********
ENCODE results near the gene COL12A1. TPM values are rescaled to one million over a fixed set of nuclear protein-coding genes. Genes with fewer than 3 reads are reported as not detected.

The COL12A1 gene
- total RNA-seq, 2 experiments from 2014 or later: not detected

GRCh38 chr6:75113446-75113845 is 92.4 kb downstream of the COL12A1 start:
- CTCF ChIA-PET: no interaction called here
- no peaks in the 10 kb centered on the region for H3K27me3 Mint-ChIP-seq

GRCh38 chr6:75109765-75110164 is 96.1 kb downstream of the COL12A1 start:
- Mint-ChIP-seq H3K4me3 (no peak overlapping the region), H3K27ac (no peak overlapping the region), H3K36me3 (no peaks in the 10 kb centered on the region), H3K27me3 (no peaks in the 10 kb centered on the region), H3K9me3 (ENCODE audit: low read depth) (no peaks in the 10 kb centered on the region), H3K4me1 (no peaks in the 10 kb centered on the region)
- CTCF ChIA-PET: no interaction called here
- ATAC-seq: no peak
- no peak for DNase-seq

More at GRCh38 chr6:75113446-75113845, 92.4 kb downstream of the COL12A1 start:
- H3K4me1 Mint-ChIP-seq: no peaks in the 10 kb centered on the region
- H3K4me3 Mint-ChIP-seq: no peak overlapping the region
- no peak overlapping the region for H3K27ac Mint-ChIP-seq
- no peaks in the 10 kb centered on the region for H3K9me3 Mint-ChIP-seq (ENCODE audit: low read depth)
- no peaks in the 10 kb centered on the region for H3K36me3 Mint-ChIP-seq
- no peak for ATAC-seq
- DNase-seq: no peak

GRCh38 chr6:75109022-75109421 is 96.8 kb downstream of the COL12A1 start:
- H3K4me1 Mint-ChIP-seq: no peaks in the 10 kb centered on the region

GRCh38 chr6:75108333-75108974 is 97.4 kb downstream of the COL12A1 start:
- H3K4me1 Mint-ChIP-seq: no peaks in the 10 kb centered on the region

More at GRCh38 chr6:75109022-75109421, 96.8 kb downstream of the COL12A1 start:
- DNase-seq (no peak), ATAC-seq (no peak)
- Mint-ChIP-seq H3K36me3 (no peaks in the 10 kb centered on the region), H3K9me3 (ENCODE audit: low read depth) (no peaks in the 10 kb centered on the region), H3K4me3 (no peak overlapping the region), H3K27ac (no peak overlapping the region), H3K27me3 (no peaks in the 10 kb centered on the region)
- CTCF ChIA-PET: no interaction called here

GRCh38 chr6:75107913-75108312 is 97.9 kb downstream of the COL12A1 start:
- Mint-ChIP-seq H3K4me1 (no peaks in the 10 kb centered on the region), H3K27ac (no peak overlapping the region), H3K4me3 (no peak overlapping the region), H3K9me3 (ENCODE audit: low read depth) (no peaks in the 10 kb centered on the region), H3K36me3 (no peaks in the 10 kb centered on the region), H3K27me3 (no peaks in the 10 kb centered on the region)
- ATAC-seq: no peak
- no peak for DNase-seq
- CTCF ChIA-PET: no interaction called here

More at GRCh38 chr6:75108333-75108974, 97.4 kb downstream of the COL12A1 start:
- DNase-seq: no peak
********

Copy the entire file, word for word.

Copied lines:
ENCODE results near the gene COL12A1. TPM values are rescaled to one million over a fixed set of nuclear protein-coding genes. Genes with fewer than 3 reads are reported as not detected.

The COL12A1 gene
- total RNA-seq, 2 experiments from 2014 or later: not detected

GRCh38 chr6:75113446-75113845 is 92.4 kb downstream of the COL12A1 start:
- CTCF ChIA-PET: no interaction called here
- no peaks in the 10 kb centered on the region for H3K27me3 Mint-ChIP-seq

GRCh38 chr6:75109765-75110164 is 96.1 kb downstream of the COL12A1 start:
- Mint-ChIP-seq H3K4me3 (no peak overlapping the region), H3K27ac (no peak overlapping the region), H3K36me3 (no peaks in the 10 kb centered on the region), H3K27me3 (no peaks in the 10 kb centered on the region), H3K9me3 (ENCODE audit: low read depth) (no peaks in the 10 kb centered on the region), H3K4me1 (no peaks in the 10 kb centered on the region)
- CTCF ChIA-PET: no interaction called here
- ATAC-seq: no peak
- no peak for DNase-seq

More at GRCh38 chr6:75113446-75113845, 92.4 kb downstream of the COL12A1 start:
- H3K4me1 Mint-ChIP-seq: no peaks in the 10 kb centered on the region
- H3K4me3 Mint-ChIP-seq: no peak overlapping the region
- no peak overlapping the region for H3K27ac Mint-ChIP-seq
- no peaks in the 10 kb centered on the region for H3K9me3 Mint-ChIP-seq (ENCODE audit: low read depth)
- no peaks in the 10 kb centered on the region for H3K36me3 Mint-ChIP-seq
- no peak for ATAC-seq
- DNase-seq: no peak

GRCh38 chr6:75109022-75109421 is 96.8 kb downstream of the COL12A1 start:
- H3K4me1 Mint-ChIP-seq: no peaks in the 10 kb centered on the region

GRCh38 chr6:75108333-75108974 is 97.4 kb downstream of the COL12A1 start:
- H3K4me1 Mint-ChIP-seq: no peaks in the 10 kb centered on the region

More at GRCh38 chr6:75109022-75109421, 96.8 kb downstream of the COL12A1 start:
- DNase-seq (no peak), ATAC-seq (no peak)
- Mint-ChIP-seq H3K36me3 (no peaks in the 10 kb centered on the region), H3K9me3 (ENCODE audit: low read depth) (no peaks in the 10 kb centered on the region), H3K4me3 (no peak overlapping the region), H3K27ac (no peak overlapping the region), H3K27me3 (no peaks in the 10 kb centered on the region)
- CTCF ChIA-PET: no interaction called here

GRCh38 chr6:75107913-75108312 is 97.9 kb downstream of the COL12A1 start:
- Mint-ChIP-seq H3K4me1 (no peaks in the 10 kb centered on the region), H3K27ac (no peak overlapping the region), H3K4me3 (no peak overlapping the region), H3K9me3 (ENCODE audit: low read depth) (no peaks in the 10 kb centered on the region), H3K36me3 (no peaks in the 10 kb centered on the region), H3K27me3 (no peaks in the 10 kb centered on the region)
- ATAC-seq: no peak
- no peak for DNase-seq
- CTCF ChIA-PET: no interaction called here

More at GRCh38 chr6:75108333-75108974, 97.4 kb downstream of the COL12A1 start:
- DNase-seq: no peak